Interestingly, while massive quantities of safrole caused liver cancer in lab animals, it seems that small doses may actually play a protective role for humans.  Some studies indicate that safrole may actually stimulate the death of cancer cells, particularly oral cancers though it may also do so in lung and prostrate cancers.

Wintergreen, already an ingredient in root beer, offered a flavor profile strikingly similar to that of sassafras, and made a ready replacement.  Most root beers made today contain neither sassafras nor wintergreen and are instead made with artificial flavors.  Even wintergreen extract, the preferred flavoring for many home brewers, is difficult to attain and typically is made with propylene glycol – a petrochemical.”

One should  consult with a doctor, health care practitioner or herbalist before consuming any herb, especially if  pregnant, nursing or have some kind of medical condition that requires medication.  There is always the possibility of danger when mixing herbs with medications.  

Homemade Root Beer:

A variety of other herbs have also been used in traditional root beer recipes (including sarsaparilla, burdock, anise, licorice, astragalus and others).  Dave’s simplified version is much more budget friendly as many of these herbs are hard to source and expensive. 

Before beginning, it is important to have the culture ready to go.  Dave uses a homemade ginger bug in this recipe as it gives both the flavor and carbonation, though any type of natural culture could be used.

Homemade Root Beer
 
Old Fashioned Root Beer Recipe Nourishing and healthy Homemade Root Beer

A simple and nourishing fermented homemade root beer (non-alcoholic) with herbs and beneficial cultures.
 
  • ½ cup Sassafras Root Bark
  • ½ teaspoon wintergreen leaf (or more- try this to taste but start with a little as it has a very strong flavor)
  • 1 cup unrefined organic cane sugar like rapadura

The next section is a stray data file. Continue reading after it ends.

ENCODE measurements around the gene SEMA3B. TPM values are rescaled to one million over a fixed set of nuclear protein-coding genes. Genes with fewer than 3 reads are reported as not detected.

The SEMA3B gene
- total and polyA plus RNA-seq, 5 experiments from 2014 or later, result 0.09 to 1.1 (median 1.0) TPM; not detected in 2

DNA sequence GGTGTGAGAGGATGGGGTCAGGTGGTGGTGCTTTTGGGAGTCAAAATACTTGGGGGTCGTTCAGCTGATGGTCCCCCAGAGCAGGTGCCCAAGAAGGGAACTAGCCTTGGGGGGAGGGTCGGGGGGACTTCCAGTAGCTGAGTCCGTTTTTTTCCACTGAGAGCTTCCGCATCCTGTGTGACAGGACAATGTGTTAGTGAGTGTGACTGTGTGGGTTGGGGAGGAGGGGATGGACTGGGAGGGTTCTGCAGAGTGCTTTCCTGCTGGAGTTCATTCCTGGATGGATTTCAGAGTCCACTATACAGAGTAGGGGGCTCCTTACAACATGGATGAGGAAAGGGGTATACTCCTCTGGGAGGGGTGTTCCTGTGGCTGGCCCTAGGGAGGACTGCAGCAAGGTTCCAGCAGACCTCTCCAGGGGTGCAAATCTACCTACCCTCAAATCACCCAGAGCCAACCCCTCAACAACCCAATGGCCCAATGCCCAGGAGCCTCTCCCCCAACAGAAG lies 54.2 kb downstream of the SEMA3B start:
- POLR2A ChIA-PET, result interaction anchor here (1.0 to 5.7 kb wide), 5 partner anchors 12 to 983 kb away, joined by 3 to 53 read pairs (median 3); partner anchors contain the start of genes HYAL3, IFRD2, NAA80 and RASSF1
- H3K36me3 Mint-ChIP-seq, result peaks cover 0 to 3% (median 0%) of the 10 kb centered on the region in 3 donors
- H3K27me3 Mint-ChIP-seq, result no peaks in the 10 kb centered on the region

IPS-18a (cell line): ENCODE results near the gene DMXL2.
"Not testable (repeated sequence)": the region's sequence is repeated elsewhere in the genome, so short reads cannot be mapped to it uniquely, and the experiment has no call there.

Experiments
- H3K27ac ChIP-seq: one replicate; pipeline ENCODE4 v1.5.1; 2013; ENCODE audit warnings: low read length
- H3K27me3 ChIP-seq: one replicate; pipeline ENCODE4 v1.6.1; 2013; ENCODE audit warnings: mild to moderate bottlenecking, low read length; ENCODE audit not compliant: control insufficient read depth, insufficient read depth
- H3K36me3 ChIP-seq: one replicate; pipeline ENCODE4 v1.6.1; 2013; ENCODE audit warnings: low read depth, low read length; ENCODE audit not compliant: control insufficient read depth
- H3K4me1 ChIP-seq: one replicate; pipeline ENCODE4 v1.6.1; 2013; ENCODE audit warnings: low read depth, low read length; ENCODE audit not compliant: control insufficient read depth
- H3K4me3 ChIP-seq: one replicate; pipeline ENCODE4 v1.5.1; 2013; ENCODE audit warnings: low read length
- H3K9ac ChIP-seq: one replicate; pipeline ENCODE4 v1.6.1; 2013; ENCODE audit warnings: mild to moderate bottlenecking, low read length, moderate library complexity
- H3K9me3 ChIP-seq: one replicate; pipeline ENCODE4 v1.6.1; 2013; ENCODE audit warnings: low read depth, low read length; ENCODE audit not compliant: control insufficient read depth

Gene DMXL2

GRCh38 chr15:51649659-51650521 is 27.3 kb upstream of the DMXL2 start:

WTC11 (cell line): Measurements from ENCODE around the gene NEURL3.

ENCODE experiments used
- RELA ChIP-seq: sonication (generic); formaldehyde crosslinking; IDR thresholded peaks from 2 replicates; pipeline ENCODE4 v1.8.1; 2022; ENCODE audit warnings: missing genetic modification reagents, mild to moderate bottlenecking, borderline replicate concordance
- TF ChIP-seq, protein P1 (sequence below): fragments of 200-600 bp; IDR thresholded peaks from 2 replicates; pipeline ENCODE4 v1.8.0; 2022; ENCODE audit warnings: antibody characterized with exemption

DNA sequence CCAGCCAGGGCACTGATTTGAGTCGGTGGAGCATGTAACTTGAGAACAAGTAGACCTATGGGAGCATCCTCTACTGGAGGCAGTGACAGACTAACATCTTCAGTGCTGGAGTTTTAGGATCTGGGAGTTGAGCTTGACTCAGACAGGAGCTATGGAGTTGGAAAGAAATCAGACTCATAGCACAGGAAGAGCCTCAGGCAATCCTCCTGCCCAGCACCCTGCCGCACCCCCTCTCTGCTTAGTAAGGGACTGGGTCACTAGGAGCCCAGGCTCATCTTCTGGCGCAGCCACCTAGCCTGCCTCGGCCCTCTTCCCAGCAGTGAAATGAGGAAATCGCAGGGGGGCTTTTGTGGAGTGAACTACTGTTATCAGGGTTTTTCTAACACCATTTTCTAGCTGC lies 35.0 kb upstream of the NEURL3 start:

• ¼ cup molasses
  • 1 cinnamon stick or 1 tiny dash of ground cinnamon (optional)
  • dash each of coriander and allspice (optional)
  • 2 teaspoons of natural vanilla extract
  • 3 quarts filtered water
  • ¼ cup lime juice (optional but good for flavor)
  • ¾ cup homemade ginger bug or other starter culture like whey or vegetable starter
 
Instructions
  1. Put the sassafras root bark and wintergreen leaf in a large pot. Add cinnamon, coriander and allspice if using.
  2. Add 3 quarts of filtered water and turn on high heat.
  3. Bring to a boil and then reduce to a simmer for about 15-20 minutes.
  4. Strain through a fine mesh strainer or cheesecloth to remove herbs.
  5. While still warm, add the sugar and molasses and stir until dissolved.
  6. Let cool until warm but not hot and add the lime juice and then then ginger bug or other culture and stir well.
  7. Transfer to grolsch style bottles or jars with tight fitting lids and allow to ferment for several days at room temperature.
  8. Check after two days for carbonation and when desired carbonation is reached, transfer to refrigerator and store until use.
  9. Enjoy!
 
 
If desired, the following can be added to the original boil but they are not needed:
-2 cloves
-1 tablespoon licorice root
-1 tablespoon grated ginger root
-1 tablespoon hops flowers
-1 teaspoon of anise or fennel
 

 

Self Acceptance in The New Year

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This year.   I have an exercise for you.  This is about self loathing. And self-acceptance.

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Take a plain white sheet of paper.  Fresh paper.  No lines.  And get a really good ink pen…whatever kind you like.  Then….make a list.  Write the numbers 1 – 10 in a line down the page.

Next, list the top ten things that you loathe about yourself.  It could be anything.  Your hair.  Your inability to come up with a clever witticism when needed.  Your inability to perform mathematical calculations.  You’re a lousy cook.  You think you’re too fat.  You hate the sound of your own voice.  Whatever you don’t like about yourself….Write it down.

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THEN….

BURN IT!!!                                     René Best guitarist